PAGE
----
– The GPUS stands for fair trade that prioritizes the needs of people and the environment over the demands of capital. Fair trade agreements are designed to primarily benefit workers, consumers, local economies and the environment — not corporate profits based upon exploiting people and planet.

– The GPUS encourages Green candidates, especially those for Congress and the US Senate, to include opposition to the Trans-Pacific Partnership in their campaigns.

Joint Statement of the Green Parties of New Zealand, Australia and Canada.

As the Green parliamentary political parties of three nations whose governments are currently in the process of negotiating the Trans-Pacific Partnership Agreement (TPPA), we are issuing this joint statement to express our serious concern at the fundamentally undemocratic and non-transparent nature of this agreement. Following the leaking of the draft investment chapter of the TPPA the Greens are extremely concerned that the agreement has the potential to undermine the ability of our governments to perform effectively. More than just another trade agreement, the TPPA provisions could hinder access to safe, affordable medicines, weaken local content rules for media, stifle high-tech innovation, and even restrict the ability of future governments to legislate for the good of public health and the environment.

We believe that the process should be transparent. This agreement has been negotiated behind closed doors with a level of secrecy that is completely unacceptable in a democratic society.

The Right to Set Our Own Laws>

The governments of Australia, Canada and New Zealand traditionally have the right to set down their own laws for the good of public health, consumers, workers and the environment.

Leaked details of the TPPA reveal that, foreign investors and firms could sue Canada or New Zealand in a private international tribunal if their parliaments or local councils pass laws that reduce their profits or adversely affect their businesses. This could include laws such as:

. a requirement for large graphic warnings or plain packaging of cigarettes and other tobacco products (such as in Canada and Australia, and forthcoming in NZ);

. laws requiring labeling of genetically-modified food and drink (NZ); and

. retention of agricultural regulations such as Canada’s supply management system for dairy, which aims to preserve farmers’ livelihoods.>

The Australian government has indicated it will not agree to these clauses intended to protect multinational businesses from the impact of policy decisions, but New Zealand and Canada’s leaders refuse to do the same (even after Canada was on the receiving end of costly lawsuits under NAFTA).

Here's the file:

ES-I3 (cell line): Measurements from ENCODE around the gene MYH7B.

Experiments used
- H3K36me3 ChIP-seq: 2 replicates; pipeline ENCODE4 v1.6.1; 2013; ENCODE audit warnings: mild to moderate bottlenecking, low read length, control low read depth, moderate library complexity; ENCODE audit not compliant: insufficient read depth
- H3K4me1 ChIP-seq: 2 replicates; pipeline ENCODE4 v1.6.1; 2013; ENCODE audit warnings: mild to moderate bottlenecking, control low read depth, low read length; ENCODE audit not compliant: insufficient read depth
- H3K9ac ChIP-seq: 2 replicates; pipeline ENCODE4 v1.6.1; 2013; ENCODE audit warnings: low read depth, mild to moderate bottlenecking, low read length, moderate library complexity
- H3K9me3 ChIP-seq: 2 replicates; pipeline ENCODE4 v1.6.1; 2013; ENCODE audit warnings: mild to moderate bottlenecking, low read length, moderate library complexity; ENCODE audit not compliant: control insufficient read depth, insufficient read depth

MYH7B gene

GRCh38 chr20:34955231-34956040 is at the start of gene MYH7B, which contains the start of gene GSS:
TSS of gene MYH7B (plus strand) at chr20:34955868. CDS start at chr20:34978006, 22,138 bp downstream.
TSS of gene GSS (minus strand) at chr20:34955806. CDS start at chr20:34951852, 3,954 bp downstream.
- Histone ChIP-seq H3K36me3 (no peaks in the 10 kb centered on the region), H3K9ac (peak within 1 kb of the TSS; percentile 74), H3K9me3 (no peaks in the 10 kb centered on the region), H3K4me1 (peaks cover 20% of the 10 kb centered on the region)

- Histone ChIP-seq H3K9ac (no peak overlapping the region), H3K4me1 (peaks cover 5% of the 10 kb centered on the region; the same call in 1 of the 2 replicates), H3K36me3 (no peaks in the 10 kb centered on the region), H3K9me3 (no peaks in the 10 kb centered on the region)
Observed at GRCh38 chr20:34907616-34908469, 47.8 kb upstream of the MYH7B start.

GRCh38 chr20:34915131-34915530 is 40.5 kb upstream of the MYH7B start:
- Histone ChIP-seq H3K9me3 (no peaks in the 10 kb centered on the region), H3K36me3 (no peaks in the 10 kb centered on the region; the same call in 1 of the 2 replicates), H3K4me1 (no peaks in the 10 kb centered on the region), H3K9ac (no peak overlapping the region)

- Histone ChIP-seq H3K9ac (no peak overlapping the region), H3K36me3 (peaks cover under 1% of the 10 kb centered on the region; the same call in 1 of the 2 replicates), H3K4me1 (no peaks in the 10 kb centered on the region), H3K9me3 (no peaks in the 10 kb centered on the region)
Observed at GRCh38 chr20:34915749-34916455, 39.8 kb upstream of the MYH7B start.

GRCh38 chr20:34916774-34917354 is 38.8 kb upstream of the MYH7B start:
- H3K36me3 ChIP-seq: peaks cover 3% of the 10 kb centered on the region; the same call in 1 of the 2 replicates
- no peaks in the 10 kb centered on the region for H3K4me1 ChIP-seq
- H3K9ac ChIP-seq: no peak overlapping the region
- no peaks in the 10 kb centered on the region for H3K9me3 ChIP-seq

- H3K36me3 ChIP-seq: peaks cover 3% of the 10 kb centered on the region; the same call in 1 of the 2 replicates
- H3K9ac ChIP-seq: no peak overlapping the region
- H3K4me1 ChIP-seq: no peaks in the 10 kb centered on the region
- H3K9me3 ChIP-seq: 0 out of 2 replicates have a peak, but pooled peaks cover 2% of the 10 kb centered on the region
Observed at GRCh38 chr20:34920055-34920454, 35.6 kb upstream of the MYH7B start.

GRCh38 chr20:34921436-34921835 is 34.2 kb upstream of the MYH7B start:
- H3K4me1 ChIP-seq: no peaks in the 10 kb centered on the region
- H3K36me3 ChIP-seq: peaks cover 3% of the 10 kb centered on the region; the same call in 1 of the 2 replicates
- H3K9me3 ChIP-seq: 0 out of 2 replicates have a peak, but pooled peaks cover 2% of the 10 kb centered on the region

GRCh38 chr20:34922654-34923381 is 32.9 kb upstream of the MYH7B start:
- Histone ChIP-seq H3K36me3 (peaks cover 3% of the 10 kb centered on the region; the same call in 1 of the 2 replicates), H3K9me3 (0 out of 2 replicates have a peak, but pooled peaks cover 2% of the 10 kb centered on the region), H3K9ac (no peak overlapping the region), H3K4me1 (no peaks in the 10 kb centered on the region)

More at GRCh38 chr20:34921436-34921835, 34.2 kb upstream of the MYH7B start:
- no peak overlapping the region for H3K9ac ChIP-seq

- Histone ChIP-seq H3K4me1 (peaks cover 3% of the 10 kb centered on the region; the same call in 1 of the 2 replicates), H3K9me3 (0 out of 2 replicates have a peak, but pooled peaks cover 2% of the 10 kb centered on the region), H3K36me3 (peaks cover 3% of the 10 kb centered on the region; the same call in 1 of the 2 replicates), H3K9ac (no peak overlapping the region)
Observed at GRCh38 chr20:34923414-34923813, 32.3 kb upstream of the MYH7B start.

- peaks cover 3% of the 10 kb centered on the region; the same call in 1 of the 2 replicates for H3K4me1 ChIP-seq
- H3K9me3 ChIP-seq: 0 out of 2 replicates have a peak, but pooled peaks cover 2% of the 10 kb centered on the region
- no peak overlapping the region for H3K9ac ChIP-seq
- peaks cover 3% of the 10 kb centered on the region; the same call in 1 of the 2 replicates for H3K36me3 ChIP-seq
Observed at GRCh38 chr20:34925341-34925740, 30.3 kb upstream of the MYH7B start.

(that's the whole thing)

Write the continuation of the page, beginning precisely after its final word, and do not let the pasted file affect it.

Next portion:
The End of a Free Internet

We believe the TPPA is being used to sneak in measures to bind its member countries to extensive and harsh laws on Internet use that wouldn’t be acceptable at the domestic level – including harsher criminal penalties for minor, non-commercial copyright infringements, a ‘take-down and ask questions later’ approach to pages and content alleged to breach copyright, and the possibility of Internet providers having to disclose personal information to authorities without safeguards for privacy. The European Parliament voted 478-39 against the international ACTA treaty, which was trying to create similar standards. Now, the same type of regulation is being attempted under the TPPA.

More IP Rights for the Big Players>

The Intellectual Property Rights chapter of the TPPA was leaked in draft form in February 2011. We anticipate that unless a more moderate and balanced version is adopted, NZ, Canada and Australia’s shoppers, schools and libraries would end up paying more for their books and DVD’s because it would let copyright holders veto parallel importing. Small and medium-sized software and IT businesses would have their innovative visions stifled by constraining patent laws. Finally, large pharmaceutical companies could use the legislation to deny state drug-buying agencies like those in Australia and NZ access to reliable, low cost medicines.

Behind Closed Doors

Almost everything we have learnt about the TPPA’s contents comes from leaked documents that the negotiators didn’t want the public to see. No agreement this important should be finalised without the informed input of the ordinary people it will affect.

Yet while representatives of AT&T, Verizon, Cisco, major pharmaceutical companies and the Motion Picture Association of America have access to the text, democratically elected members of parliament, advocacy organisations for healthcare and the environment and ordinary citizens are being left out in the cold.

Governments, including the US, have opened up to the public in the past by releasing the draft text of agreements. In 2001, all nine chapters of the Free Trade Area of the Americas Agreement were released. At the time, this was called an ‘important step’ that would make the trade negotiation process ‘more transparent and accessible’. If this was the standard for public accountability in 2001, it is disconcerting that similar standards are not in play in 2012.

Together, we Green Parties are declaring that we will only support a fair, genuinely progressive trade agreement that promotes sustainable development and the creation of new jobs alongside the protection of the environment and human rights (including freedom of association and the right to collective bargaining). We call on our current governments to remove the veil of secrecy surrounding this agreement and to open these negotiations to public input and comment.

Johan Hamels
International Liaison
Green Party of Canada


Public Citizen’s analysis of the Trans-Pacific Partnership